Eventually, I left the party, an ephiphany I wrote about here.

These days, virtually all the moderates have abandoned positions of party leadership, disgusted by the rise of rhetoric and the decline of common sense. The folks who are left are "conservative's conservatives." Now, I hear from multiple sources that they are seeking to seize control of the school board -- a non-partisan race. In the process, they have also made political threats against members of their own party who aren't right wing enough.

So I combine this article with local events, and I wonder: how and when does a people reclaim their political structure from authoritarian stridency? And who, exactly? After all, I myself withdrew.


Tuesday, September 8, 2009

Multinational joke

My daughter told me this one. She heard it in France.

Last month, a worldwide opinion survey was conducted by the United Nations. The only question asked was: “Would you please give your honest opinion about solutions to the food shortage in the rest of the world?”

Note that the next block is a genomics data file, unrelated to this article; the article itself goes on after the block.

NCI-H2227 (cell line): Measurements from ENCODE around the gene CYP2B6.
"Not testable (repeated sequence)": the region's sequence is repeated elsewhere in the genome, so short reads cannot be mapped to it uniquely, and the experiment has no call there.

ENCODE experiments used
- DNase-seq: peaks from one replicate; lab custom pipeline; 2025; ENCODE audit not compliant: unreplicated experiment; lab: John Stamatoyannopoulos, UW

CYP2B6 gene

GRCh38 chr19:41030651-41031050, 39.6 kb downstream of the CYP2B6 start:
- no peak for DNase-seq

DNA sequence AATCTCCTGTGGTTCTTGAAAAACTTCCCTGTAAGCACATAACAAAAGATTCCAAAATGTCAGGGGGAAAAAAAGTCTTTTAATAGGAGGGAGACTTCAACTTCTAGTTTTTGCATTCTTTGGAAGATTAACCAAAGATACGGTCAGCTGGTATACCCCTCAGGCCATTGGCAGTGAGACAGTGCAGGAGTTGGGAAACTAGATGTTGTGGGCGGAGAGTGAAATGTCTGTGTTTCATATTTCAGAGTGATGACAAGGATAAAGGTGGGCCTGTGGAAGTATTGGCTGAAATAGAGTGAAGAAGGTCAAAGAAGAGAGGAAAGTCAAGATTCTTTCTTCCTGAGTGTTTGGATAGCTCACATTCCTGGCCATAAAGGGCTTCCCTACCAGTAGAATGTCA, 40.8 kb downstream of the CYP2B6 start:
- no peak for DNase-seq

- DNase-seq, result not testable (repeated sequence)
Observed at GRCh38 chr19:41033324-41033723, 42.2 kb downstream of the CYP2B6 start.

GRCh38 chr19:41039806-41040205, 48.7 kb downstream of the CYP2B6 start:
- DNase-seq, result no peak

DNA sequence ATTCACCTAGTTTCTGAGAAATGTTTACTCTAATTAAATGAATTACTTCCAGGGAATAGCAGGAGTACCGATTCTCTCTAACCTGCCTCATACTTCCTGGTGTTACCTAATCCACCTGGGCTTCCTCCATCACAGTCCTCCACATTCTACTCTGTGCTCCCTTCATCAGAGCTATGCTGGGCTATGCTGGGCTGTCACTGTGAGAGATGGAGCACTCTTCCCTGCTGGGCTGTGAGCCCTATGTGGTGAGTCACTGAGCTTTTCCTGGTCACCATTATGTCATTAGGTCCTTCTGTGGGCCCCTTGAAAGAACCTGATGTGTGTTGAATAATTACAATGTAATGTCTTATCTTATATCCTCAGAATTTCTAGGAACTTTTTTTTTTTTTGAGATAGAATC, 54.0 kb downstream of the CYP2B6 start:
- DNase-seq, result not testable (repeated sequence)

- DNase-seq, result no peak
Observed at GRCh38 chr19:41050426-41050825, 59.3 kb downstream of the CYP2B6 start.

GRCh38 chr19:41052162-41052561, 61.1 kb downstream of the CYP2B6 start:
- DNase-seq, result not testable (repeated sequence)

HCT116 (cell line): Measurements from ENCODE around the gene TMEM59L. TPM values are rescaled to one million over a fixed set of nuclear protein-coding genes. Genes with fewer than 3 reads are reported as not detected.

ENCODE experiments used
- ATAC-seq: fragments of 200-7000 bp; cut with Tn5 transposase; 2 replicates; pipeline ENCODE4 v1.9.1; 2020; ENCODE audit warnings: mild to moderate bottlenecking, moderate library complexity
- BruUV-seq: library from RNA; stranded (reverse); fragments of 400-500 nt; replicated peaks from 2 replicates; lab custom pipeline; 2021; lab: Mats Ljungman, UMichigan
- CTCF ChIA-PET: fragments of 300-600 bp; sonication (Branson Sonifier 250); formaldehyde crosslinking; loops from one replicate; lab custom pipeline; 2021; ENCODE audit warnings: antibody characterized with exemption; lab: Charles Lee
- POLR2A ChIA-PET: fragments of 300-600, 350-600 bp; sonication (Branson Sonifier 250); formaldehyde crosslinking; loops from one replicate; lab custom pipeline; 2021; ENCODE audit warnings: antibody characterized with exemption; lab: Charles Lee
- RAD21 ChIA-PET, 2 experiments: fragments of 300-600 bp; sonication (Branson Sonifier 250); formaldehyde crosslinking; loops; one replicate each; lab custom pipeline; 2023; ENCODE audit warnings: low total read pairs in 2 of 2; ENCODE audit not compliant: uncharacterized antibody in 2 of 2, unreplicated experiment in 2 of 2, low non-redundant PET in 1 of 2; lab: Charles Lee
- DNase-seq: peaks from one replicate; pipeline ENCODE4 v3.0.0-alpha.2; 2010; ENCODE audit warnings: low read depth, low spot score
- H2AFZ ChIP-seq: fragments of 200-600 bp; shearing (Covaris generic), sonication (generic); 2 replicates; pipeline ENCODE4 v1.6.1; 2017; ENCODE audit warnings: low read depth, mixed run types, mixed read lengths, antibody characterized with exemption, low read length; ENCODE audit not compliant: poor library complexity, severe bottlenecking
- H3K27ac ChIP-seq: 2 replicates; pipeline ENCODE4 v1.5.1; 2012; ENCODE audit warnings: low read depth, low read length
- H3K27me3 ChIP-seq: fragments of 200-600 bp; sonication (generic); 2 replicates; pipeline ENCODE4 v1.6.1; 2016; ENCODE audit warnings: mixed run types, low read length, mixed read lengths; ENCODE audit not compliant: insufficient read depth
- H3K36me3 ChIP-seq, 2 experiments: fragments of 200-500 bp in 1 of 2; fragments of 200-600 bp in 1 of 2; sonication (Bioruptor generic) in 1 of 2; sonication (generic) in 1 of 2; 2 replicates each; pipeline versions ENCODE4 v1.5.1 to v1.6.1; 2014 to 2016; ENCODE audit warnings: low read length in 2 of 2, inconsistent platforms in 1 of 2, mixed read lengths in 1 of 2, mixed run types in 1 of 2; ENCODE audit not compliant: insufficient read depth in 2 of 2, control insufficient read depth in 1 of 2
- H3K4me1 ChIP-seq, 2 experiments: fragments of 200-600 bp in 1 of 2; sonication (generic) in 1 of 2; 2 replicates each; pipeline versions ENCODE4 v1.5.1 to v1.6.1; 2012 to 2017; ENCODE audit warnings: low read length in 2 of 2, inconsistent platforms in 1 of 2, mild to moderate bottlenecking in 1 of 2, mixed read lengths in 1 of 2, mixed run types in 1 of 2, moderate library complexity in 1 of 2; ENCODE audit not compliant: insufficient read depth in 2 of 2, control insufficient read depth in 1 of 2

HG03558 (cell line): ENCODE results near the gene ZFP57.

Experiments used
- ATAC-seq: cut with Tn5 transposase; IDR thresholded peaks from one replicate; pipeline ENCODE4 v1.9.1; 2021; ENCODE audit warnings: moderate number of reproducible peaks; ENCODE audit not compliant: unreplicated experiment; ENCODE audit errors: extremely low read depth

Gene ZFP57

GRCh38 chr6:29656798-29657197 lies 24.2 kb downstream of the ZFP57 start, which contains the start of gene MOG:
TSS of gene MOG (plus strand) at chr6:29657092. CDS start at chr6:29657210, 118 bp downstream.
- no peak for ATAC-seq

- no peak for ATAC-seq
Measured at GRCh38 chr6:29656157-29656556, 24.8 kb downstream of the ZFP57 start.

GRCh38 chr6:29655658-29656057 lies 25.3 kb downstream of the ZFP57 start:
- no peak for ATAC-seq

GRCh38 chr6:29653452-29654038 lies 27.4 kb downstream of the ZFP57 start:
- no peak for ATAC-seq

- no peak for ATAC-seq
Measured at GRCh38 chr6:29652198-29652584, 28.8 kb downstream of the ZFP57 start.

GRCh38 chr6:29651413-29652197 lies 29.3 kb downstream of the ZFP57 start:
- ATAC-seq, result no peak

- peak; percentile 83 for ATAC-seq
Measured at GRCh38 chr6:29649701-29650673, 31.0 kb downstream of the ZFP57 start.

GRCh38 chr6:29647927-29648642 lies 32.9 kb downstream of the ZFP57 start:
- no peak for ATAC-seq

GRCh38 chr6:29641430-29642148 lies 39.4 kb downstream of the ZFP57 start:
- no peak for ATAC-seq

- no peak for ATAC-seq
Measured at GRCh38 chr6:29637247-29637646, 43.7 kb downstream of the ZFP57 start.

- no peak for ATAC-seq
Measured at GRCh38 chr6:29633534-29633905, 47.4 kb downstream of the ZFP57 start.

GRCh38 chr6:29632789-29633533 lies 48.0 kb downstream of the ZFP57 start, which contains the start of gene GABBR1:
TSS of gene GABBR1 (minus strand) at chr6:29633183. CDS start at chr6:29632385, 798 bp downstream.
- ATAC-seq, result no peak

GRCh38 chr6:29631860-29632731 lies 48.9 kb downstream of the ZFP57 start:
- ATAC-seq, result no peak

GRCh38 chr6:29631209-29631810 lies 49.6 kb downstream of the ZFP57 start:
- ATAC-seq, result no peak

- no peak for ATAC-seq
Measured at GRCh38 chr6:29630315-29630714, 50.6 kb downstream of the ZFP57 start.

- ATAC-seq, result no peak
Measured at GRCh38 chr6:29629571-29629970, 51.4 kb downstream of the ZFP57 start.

The survey was a huge failure, because …

In South America, they didn’t know what “please” meant.
In Eastern Europe, they didn’t know what “honest” meant.
In China, they didn’t know what “opinion” meant.
In the Middle East, they didn’t know what “solution” meant.
In Africa, they didn’t know what “food” meant.
In Western Europe, they didn’t know what “shortage” meant.

And in the USA they didn’t know what “the rest of the world” meant.

Monday, September 7, 2009

District 9 - movie review with spoiler

I knew we were in trouble when all the previews were horror films. But when "District 9" started, the tone was very different, like a documentary. For a while. The premise of the film was on the one hand intriguing: some 2 million plus aliens are stranded in Johannesburg, South Africa. After 20 years, the "camp" where they were rounded up has devolved into a slum. As a result of xenophobia and fear, the aliens, called "prawns" by the natives, are about to be forcibly relocated to a camp farther from town.

On the other hand, let's just stop a minute to think about that. After traversing vast interstellar distances, the command module of the mothership just fell out, leaving the mothership moribund (but hanging effortlessly in the sky over Jotown) and it took 20 years to find and refuel it? As premises go, it's a little lame. But hey, I'm watching a movie about aliens, so suspending disbelief is certainly an option.